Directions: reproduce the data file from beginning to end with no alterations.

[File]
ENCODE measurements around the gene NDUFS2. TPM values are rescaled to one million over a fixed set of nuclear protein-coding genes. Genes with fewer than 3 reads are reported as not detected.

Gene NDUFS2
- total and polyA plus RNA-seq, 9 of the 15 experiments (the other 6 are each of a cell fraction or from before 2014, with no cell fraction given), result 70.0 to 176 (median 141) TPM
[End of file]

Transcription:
ENCODE measurements around the gene NDUFS2. TPM values are rescaled to one million over a fixed set of nuclear protein-coding genes. Genes with fewer than 3 reads are reported as not detected.

Gene NDUFS2
- total and polyA plus RNA-seq, 9 of the 15 experiments (the other 6 are each of a cell fraction or from before 2014, with no cell fraction given), result 70.0 to 176 (median 141) TPM